I frequently find myself evolving my position on technology as new information comes to light. As my email sig line used to say “Above all, I reserve the right to be wrong”. As new information comes to light, or reaching a certain point in thinking allows another perspective to open up, my positions frequently evolve.
One example would be the use of 4K, another is the development of Lumberjack System.
When the push to 4K started I dismissed it (quite accurately) as merely being driven by a need to sell more display panels, cameras and other gear. I thought it was another “3D” – a technology pushed on people that wasn’t needed. I still believe that 4K in the home – like 3D in the home before it – is a non starter.
In production, 4K has a lot of advantages, and as I found myself saying things like “I wish I had more resolution so I could push in here, and then here to make two shots out of this overhead” and “the reason to shoot GoPro image sequences over video is the ability to push in on part of the frame.” As these words left my mouth I realized how I was making the case for 4K acquisition!
I still have reservations on how this approach will be abused by trying to shoot only one 4K – or 8K – angle and trying to cut from that. But make it two cameras and two angles, and the idea isn’t so horrible any more. As my friend Terry Current says in an upcoming Terence and Philip show:
“the most expensive part of making something is the production and shooting two (or 3) 4K angles will allow for fewer takes (and less variability in the performance) and faster production, so it is inevitable.”
And there’s Lumberjack! Long time readers will remember that has become Lumberjack System was initially conceived in 2012 to solve a problem I had producing a reality series on a small, solar powered boat, editing as we went with Final Cut Pro X. It became obvious that logging as we shot was the only viable solution to that problem.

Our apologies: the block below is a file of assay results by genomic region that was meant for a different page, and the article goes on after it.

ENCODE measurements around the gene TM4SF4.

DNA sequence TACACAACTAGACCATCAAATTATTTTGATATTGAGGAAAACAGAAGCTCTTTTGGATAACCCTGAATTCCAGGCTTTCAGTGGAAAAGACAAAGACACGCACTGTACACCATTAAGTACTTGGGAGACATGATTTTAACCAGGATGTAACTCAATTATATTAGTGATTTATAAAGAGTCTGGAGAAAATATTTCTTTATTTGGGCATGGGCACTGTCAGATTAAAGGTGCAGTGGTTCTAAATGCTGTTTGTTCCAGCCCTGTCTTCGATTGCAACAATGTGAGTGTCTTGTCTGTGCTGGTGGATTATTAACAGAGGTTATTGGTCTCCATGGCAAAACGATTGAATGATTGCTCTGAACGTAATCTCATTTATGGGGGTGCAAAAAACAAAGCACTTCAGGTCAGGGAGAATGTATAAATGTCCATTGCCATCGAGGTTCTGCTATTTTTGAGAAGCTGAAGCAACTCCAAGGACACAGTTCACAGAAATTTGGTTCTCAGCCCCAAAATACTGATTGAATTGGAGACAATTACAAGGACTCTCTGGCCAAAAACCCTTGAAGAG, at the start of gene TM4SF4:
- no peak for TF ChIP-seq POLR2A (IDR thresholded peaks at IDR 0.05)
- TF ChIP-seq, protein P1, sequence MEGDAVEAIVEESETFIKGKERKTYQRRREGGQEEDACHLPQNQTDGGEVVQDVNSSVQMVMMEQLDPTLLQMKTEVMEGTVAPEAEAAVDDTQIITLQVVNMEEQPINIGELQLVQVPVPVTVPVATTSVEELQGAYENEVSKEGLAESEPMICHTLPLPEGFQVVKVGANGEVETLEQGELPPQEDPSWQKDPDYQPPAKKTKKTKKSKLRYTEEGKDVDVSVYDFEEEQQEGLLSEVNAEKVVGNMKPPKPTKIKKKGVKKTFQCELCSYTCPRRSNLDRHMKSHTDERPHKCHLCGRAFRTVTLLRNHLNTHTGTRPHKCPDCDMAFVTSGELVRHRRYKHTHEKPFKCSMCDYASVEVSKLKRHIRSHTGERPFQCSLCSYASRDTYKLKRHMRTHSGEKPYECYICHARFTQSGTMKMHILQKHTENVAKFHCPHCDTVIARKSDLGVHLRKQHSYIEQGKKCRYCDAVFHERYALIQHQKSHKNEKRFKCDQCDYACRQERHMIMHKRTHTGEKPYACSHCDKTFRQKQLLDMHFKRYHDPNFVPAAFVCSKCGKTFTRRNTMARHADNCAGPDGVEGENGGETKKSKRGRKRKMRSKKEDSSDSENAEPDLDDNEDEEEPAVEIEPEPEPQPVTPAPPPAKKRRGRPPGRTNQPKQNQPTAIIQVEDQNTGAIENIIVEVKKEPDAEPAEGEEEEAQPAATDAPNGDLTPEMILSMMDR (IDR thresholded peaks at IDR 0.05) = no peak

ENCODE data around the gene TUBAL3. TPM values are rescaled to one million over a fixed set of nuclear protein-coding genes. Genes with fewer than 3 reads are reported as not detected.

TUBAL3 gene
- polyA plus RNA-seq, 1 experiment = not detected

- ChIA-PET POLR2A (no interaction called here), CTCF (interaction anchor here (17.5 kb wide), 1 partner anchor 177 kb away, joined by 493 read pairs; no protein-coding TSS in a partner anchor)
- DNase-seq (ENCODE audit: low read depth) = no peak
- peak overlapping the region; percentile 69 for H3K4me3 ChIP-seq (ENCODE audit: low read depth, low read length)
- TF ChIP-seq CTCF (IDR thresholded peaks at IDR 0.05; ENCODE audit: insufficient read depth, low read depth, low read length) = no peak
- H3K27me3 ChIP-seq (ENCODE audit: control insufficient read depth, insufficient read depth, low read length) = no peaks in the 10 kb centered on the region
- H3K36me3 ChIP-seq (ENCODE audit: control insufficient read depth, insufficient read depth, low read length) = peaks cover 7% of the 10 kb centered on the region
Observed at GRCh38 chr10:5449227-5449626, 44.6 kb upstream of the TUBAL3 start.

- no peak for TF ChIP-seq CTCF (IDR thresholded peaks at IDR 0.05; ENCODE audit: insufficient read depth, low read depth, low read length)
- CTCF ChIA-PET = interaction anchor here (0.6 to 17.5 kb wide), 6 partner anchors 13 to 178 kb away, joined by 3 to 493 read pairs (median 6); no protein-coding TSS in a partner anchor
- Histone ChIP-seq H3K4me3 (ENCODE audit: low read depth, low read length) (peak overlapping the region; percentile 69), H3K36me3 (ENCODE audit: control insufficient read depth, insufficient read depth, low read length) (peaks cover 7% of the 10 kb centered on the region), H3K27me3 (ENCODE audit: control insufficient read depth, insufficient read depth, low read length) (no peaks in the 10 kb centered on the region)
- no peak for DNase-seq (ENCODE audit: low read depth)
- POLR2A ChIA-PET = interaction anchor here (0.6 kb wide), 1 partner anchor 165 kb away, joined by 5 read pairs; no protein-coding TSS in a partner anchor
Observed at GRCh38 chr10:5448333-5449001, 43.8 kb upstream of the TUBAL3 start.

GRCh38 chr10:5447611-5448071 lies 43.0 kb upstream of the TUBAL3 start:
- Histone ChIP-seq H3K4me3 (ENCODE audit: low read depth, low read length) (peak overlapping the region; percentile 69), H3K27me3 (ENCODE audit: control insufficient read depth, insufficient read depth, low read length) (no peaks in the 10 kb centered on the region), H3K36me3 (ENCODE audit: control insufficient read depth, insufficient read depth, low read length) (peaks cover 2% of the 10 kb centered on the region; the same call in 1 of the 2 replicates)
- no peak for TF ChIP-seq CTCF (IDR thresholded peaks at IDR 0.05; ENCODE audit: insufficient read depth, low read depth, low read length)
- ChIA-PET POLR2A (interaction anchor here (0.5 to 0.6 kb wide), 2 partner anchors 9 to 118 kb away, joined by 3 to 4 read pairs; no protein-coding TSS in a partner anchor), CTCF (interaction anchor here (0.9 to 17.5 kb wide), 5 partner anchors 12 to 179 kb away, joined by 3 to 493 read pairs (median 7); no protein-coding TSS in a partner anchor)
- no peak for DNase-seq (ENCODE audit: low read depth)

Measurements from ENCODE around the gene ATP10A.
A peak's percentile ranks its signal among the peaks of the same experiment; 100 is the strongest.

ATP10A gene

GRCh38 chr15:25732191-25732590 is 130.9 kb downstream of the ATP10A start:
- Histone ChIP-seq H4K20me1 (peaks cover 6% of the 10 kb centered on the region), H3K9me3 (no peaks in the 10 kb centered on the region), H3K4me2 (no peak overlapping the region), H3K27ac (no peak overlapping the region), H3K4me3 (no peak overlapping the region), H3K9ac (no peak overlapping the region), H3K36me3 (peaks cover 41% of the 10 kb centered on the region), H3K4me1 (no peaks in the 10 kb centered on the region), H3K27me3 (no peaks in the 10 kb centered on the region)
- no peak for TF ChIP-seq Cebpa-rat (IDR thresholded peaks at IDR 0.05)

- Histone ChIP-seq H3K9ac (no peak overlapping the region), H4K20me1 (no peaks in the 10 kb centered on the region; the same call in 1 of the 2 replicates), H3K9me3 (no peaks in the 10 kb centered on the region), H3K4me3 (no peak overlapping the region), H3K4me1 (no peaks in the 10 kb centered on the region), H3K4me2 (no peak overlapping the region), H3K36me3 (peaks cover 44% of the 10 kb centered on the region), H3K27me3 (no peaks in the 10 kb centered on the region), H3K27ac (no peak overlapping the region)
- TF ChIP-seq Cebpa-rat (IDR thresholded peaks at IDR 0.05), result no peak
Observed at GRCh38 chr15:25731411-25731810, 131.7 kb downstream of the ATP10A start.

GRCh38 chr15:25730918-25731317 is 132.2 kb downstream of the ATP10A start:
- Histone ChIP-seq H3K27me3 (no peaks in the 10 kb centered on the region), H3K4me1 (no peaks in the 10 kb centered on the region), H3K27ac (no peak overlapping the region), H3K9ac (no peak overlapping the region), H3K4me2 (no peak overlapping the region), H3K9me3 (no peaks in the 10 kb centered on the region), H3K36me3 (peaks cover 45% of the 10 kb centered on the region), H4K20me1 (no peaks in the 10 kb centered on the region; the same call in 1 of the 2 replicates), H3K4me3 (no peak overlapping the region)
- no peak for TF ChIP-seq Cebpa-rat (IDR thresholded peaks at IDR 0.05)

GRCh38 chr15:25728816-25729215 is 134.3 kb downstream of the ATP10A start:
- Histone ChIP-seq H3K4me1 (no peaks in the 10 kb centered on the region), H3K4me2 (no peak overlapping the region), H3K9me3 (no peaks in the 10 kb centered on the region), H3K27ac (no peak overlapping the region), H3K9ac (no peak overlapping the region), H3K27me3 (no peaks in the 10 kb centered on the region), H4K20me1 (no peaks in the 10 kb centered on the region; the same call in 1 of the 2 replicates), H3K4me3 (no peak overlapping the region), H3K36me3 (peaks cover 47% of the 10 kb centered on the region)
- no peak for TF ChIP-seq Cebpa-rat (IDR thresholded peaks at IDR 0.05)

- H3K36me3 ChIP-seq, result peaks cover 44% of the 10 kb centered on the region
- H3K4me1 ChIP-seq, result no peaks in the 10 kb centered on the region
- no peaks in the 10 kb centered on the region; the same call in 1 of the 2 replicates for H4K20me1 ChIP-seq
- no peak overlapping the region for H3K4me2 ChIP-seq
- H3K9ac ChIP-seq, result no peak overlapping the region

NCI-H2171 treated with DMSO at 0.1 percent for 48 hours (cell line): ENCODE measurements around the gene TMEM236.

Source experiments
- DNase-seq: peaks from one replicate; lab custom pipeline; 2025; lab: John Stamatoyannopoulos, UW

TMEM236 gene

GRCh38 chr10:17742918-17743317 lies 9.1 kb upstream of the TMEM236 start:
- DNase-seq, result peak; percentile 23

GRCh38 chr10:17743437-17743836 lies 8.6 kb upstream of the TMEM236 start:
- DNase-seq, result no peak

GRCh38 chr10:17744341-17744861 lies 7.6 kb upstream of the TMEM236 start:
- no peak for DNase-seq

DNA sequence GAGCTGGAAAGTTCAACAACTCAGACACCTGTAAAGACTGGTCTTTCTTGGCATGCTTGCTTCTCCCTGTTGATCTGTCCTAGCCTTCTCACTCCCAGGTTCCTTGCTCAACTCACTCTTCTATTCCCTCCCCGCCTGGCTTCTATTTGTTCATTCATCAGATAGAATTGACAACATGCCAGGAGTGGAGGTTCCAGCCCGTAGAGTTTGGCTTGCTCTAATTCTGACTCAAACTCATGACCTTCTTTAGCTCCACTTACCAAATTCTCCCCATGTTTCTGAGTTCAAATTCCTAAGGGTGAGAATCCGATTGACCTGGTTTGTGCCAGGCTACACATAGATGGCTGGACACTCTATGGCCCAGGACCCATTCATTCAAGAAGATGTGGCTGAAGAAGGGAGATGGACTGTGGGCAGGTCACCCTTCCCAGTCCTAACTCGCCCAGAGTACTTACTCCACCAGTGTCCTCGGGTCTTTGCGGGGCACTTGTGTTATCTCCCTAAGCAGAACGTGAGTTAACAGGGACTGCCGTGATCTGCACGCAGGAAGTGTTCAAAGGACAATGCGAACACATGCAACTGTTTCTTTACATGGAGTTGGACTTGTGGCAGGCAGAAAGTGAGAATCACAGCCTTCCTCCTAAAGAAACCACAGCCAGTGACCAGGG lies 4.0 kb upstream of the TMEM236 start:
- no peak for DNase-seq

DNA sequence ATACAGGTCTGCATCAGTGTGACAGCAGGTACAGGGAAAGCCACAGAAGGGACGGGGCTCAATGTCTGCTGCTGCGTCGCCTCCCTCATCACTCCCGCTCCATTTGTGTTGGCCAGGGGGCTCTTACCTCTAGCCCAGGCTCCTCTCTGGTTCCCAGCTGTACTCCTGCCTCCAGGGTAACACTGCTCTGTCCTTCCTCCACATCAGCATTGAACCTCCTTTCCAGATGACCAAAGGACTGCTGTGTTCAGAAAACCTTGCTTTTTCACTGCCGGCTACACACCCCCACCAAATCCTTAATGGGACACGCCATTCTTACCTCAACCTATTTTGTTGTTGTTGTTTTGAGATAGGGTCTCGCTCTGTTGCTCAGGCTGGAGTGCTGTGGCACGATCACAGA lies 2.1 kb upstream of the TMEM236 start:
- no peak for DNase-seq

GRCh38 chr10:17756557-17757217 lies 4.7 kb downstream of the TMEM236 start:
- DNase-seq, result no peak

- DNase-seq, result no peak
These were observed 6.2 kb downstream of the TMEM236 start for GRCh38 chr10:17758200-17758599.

Research showed that there were no suitable solutions for non-scripted material available. So we made one.
Lumberjack had a long gestation: from that aborted production in 2012, through extensive beta testing (internal and external) in 2012, 2013 and in to 2014. As we used Lumberjack in practical situations, the more I realized how valuable it was.
We added the ability to do basic string-outs very early in the development. A string-out takes all the keyword ranges logged in Lumberjack System for a person, activity or other keyword, and strings them out in a simple, time sequential string-out of matching clips into a Compound Clip. They are intended as a pre-edit tool to quickly find and manipulate specific content.
As I used the string-outs I realized we had a basic design flaw. It was easy to add string-outs in the Lumberyard app while adding keywords, but if the project spanned more than a couple of days, there was no way to string-out selects from all the Events (all the shot material). This led to the development of our new Story mode.